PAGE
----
My history with superheroes is a bit different from Shad’s. As a kid I was a bully victim. Here were people who could better talk to people, were more confident (not always in a good way but I still wish I was), and other people liked them. And yet they were using their talents to make my life miserable. So here come superheroes, using their talents, powers, and cool gadgets to make people better and as a bonus having awesome adventures. I was drawn to those stories and when some of my friends at the time were folding paper into homemade comic books it sounded cool and I did it myself…and didn’t stop for a good chunk of my life until I just took a five subject notebook and started drawing big comics instead of just minicomics. Now here I am making comic strips and PDF comics and sprite comics and while not making any money off of them (goals) I get to tell amazing stories or just silly gags and commentary. Someday I would love to have a printed comic with my name in the credits as writer and possibly somewhere in the art team. I want to be that sense of escape from a crappy life outside of my home (God granted me the best parents possible) for some other kid, to inspire them to use their talents to benefit others and bring people together, and to be a good example, especially to kids who weren’t as lucky as I am to have role models in their surroundings.
As far as Adam’s transformation to He-Man in various iterations, and I’m curious if you all would like to see me do an article series reviewing the numerous hero transformations that just popped into my head and not just He-Man and She-Ra’s, I do have to agree that the original was the best. New Adventures is just too short, the 2003 series is too long and continues that show’s trend of overdoing the power on display like a big show-off, Revelations has a few issues starting with how little energy Adam puts into it, and the other Netflix show shares the problem of having him say “I have the power!” before he actually has the power AND is a bit too long, kind of like this sentence. I’d like to see it after new kids Netflix Adam gets used to calling the spell instead of confusingly reading it for the first time though.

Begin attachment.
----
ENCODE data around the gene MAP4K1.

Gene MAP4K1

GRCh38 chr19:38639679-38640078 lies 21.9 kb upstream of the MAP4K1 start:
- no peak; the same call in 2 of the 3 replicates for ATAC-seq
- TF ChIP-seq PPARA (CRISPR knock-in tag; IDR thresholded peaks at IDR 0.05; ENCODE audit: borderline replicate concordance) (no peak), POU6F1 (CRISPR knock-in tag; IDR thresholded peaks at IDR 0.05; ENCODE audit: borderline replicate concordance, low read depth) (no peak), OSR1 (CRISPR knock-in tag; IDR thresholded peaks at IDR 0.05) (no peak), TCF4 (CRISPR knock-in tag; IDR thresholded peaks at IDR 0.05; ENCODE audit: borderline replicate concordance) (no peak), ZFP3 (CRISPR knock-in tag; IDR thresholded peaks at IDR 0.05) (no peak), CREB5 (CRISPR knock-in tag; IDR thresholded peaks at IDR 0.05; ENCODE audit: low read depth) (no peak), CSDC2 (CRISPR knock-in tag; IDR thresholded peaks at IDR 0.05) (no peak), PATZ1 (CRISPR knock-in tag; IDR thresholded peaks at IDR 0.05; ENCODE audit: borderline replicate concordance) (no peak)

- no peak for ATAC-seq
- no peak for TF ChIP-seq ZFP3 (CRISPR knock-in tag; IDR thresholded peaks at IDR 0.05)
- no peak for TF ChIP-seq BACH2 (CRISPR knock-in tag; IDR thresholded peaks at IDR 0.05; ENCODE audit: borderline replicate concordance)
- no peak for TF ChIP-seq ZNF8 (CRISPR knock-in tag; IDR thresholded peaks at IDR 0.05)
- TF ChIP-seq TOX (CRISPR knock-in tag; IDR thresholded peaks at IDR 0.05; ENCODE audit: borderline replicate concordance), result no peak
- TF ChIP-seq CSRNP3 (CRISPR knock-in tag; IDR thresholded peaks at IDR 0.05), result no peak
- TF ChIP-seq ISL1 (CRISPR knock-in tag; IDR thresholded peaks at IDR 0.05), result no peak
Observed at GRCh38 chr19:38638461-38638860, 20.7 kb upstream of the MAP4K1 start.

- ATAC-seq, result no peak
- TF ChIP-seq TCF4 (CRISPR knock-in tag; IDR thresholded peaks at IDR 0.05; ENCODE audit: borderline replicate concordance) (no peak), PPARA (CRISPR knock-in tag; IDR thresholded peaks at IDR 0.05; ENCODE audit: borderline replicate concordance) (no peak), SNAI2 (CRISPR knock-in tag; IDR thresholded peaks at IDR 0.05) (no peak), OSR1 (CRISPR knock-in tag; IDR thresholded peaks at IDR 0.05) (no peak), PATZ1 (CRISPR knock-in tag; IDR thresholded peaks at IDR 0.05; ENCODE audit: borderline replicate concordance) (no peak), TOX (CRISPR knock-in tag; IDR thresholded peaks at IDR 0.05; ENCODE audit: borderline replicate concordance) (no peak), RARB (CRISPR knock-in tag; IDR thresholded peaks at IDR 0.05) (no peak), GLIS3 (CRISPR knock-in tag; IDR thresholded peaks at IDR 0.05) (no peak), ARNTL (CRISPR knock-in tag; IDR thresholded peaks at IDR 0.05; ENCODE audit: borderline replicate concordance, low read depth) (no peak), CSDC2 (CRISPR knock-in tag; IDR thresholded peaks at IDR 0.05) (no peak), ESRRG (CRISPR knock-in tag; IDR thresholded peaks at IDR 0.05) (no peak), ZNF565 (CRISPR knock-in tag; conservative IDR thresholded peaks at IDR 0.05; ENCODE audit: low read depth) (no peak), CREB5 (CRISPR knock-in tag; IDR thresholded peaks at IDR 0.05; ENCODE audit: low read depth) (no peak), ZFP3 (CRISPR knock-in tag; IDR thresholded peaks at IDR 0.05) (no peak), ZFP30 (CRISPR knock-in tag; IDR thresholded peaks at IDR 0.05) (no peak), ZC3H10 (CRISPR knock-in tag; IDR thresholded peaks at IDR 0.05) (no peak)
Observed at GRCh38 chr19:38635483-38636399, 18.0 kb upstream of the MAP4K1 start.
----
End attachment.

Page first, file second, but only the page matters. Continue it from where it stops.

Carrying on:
And for those of you who reject Shad’s discussion on male/female interactions as being “old-fashioned”, let me offer these defenses of the original He-Man & The Masters Of The Universe. The planet doesn’t just have other races, it has other species, or races as a proper definition and not just a different shade of skin or shape of the eye. There are people made of plants, people made of rocks, people made of actual living fire, and dragons! The show taught tolerance of people of other races because their races were even more different from ours and yet they were more accepting of each other’s abilities and personalities, even if your face spins around to show a different face. Women were treated just as powerful of the men, right down to a woman with He-Man’s powers as well as extra powers her brother didn’t have. She-Ra had his strength but could also heal people and talk to animals, and that show exists because girls had a strong reaction to the strong yet feminine women of Eternia, and with that planet being a virtual death trap they kind of have to be.
One of my video goals is to dissect all the shows in this franchise He-Man and She-Ra alike. There are reasons these characters stuck with people even if they didn’t buy the toys. The original show spoke to its audience while more recent versions seem to reject the very aspect that made them popular. Maybe if you don’t understand a franchise you should look to make your own stuff instead.